PAI launches Grandvision PTP

The pan-European private equity firm has made a E21 per share offer for the listed French optical retailer in a deal valuing the business at just under E500m.

PAI  Partners, the re-branded private equity firm which gained independence last year from Paribas, has launched a takeover bid for Grandvision, the French optical retailer with interests across Europe, valuing the business at E490m.

 

Grandvision, listed on the Paris Bourse, counts a number of Europe’s leading optical store brands among its European operations, including Vision Express, GrandOptical, Générale d'Optique and Solaris. The business has operations in eight countries including Switzerland, BelgiumItaly, the UKSpain and the Czech Republic.

 

Grandvision published half-year figures earlier this month which reported sales of E305m, up two per cent on the previous year. The company opened eight new stores during the period, taking the total number of stores to 386.

 

PAI Partners, formerly known as PAI Management, has offered E21 per share for Grandvision, valuing the company at E490m, according to the Conseil des Marches Financiers, the French takeover panel. Grandvision founders and co-chairmen Daniel Abittan and Michel Likierman and co-chief executives Elie Vannier and Jean-Luc Selignan have agreed along with other founding shareholders to sell 23 per cent of the company's capital, including 37 per cent of the total voting rights, to PAI Partners

 

The offer was made at a E3 per share premium to the E18m closing price on July 21 and at a E4.10 premium to the average price during the past twelve months.

 

In a statement to the Paris Bourse, PAI partners said that the firm’s aim would be to reverse the strategy that had seen the company focus solely on profit and not continued growth. After a period of international expansion, including the acquisition of UK-based Vision Express in 1997, the company has scaled back its international operations, closing stores in Argentina, Poland, Lithuania and Estonia. PAI said the fall in the company’s share price since 2001 had been the result of the company’s decision to scale back its overseas operations.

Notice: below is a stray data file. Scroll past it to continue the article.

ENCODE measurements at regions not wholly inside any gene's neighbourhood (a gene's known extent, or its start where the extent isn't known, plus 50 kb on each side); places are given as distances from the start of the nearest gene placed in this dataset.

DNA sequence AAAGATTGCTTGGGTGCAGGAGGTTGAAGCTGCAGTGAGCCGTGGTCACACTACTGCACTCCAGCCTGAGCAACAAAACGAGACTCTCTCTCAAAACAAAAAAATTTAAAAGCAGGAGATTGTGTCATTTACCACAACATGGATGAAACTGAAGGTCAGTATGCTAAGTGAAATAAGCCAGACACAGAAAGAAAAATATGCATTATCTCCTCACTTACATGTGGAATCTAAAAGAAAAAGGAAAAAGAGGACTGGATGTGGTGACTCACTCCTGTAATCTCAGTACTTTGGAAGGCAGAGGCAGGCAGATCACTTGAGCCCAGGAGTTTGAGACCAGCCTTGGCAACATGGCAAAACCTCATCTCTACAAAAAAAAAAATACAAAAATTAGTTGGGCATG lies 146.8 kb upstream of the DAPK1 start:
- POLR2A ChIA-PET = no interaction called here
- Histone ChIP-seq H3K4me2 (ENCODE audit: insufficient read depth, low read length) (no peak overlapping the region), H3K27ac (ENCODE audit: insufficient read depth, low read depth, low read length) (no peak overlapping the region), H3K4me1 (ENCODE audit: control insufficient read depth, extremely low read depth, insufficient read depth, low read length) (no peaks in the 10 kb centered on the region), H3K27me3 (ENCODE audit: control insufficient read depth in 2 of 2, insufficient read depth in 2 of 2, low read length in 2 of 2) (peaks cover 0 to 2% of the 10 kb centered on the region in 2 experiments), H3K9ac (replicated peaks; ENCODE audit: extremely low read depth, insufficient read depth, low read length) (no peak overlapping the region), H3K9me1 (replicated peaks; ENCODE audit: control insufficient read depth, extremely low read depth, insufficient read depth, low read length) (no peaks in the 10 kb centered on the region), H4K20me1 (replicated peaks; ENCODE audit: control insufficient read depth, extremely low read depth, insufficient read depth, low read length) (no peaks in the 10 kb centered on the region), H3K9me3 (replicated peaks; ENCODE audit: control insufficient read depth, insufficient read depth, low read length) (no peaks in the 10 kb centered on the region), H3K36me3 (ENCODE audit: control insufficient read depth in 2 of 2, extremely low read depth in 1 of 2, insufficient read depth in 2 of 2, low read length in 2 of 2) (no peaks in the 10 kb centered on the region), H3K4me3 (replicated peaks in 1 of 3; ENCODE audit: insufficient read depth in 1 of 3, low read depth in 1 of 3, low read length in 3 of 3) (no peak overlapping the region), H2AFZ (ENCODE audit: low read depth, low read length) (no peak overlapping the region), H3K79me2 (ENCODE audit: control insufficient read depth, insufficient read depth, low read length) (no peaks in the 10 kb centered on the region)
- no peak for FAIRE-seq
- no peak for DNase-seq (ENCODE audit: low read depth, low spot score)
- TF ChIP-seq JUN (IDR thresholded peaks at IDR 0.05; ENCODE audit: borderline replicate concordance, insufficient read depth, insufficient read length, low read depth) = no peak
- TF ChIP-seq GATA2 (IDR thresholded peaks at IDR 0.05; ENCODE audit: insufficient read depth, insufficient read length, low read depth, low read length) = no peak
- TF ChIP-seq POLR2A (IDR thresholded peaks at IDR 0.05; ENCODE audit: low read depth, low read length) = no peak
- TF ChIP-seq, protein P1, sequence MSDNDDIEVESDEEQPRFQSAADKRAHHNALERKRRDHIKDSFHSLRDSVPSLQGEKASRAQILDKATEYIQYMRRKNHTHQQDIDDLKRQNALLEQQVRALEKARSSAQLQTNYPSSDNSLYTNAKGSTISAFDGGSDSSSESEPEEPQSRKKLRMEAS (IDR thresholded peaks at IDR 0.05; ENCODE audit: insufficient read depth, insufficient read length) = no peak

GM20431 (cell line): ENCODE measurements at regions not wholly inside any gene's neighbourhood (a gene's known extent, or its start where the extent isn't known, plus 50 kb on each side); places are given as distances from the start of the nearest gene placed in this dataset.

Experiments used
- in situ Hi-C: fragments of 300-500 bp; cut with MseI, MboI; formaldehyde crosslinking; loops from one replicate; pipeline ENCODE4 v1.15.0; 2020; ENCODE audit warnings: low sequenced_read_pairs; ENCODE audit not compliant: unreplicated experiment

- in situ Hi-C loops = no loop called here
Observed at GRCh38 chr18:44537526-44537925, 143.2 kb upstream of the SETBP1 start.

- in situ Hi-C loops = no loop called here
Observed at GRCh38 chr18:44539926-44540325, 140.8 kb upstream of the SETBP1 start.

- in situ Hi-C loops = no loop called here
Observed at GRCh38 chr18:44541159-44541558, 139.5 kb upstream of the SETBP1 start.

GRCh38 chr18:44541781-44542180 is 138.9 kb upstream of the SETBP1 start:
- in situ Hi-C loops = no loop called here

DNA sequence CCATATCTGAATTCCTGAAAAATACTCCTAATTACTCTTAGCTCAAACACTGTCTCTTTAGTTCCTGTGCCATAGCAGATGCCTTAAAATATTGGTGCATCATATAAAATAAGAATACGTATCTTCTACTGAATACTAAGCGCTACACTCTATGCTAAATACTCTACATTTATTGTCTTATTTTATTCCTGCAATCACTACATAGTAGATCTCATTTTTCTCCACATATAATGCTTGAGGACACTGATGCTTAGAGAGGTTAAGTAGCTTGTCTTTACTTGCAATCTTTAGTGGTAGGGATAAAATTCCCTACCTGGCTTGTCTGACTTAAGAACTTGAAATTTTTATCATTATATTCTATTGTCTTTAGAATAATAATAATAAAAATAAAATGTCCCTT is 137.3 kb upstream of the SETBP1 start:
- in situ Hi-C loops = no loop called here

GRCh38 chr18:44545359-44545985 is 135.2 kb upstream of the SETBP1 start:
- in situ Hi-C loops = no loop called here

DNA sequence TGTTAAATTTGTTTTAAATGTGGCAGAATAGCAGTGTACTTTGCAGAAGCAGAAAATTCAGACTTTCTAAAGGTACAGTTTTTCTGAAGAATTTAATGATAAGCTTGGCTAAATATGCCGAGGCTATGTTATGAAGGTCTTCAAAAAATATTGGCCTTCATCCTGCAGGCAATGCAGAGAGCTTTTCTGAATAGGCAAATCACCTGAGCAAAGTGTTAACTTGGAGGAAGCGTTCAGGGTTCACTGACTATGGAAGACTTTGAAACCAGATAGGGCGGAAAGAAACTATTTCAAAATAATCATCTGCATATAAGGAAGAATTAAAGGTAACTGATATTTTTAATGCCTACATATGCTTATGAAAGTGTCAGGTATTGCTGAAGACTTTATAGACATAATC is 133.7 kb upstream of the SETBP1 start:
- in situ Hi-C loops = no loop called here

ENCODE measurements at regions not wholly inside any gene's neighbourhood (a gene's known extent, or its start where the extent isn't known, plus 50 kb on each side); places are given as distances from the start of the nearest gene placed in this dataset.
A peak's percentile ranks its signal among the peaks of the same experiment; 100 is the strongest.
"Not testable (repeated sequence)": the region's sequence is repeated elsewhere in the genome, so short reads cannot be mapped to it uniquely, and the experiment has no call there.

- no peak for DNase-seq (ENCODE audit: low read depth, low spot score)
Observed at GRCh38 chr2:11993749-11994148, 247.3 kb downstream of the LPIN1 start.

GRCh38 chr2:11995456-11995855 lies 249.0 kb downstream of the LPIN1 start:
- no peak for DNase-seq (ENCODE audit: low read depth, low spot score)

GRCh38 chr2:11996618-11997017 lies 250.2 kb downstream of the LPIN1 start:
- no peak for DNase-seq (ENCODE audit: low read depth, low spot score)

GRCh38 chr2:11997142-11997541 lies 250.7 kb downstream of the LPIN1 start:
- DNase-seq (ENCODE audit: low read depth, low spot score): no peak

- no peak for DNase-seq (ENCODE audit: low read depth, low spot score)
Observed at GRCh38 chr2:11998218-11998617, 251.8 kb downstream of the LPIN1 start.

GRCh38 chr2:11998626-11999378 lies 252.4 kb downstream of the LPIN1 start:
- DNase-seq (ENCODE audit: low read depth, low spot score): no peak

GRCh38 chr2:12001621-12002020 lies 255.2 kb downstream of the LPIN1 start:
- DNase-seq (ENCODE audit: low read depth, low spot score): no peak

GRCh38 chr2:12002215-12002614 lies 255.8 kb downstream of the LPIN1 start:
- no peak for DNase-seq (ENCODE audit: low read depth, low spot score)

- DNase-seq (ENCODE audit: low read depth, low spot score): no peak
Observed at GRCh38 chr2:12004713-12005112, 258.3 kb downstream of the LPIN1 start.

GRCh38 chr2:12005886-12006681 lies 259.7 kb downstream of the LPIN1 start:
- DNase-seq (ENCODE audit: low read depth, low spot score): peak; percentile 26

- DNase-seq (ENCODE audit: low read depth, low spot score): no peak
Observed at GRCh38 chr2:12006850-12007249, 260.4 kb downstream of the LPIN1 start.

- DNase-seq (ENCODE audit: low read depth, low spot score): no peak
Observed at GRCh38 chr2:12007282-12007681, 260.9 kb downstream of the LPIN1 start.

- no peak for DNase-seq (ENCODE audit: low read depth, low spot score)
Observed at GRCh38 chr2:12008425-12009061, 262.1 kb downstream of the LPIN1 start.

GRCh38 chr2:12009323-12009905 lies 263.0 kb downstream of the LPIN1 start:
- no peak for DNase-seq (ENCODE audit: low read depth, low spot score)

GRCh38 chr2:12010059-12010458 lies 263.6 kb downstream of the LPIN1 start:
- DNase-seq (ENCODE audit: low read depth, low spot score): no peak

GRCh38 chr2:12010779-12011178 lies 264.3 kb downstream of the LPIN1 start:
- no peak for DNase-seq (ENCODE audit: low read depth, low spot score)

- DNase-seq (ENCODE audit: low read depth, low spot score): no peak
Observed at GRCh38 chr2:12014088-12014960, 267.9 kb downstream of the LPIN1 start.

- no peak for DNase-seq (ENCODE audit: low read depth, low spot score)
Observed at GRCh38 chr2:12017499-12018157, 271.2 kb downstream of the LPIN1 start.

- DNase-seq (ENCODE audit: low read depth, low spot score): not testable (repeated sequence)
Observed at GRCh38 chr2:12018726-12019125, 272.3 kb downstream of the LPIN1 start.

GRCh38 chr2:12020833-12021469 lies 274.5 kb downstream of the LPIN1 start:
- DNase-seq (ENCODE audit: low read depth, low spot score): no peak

French public-to-private deals have been thin on the ground in recent years, due largely to the legal complexities of completing such a transaction. Last year, CVC and PAI struggled to acquire the remaining interest in Provimi, the French animal feeds manufacturer, following the acquisition of a 54 per cent stake in the business for E205m from Edison. A buyer is required to own 95 per cent of the stock of a company before it is able to force minority shareholders to sell their interests.

 

This week, Industri Kapital announced the recapitalisation of Fives-Lilles, a French industrial group taken private by the Swedish private equity house in 2001 in a deal worth E235m.

 

Trading in Grandvision has been suspended until further notice. PAI partners is being advised by HSBC-CCF. Grandvision is being advised by Rothschild.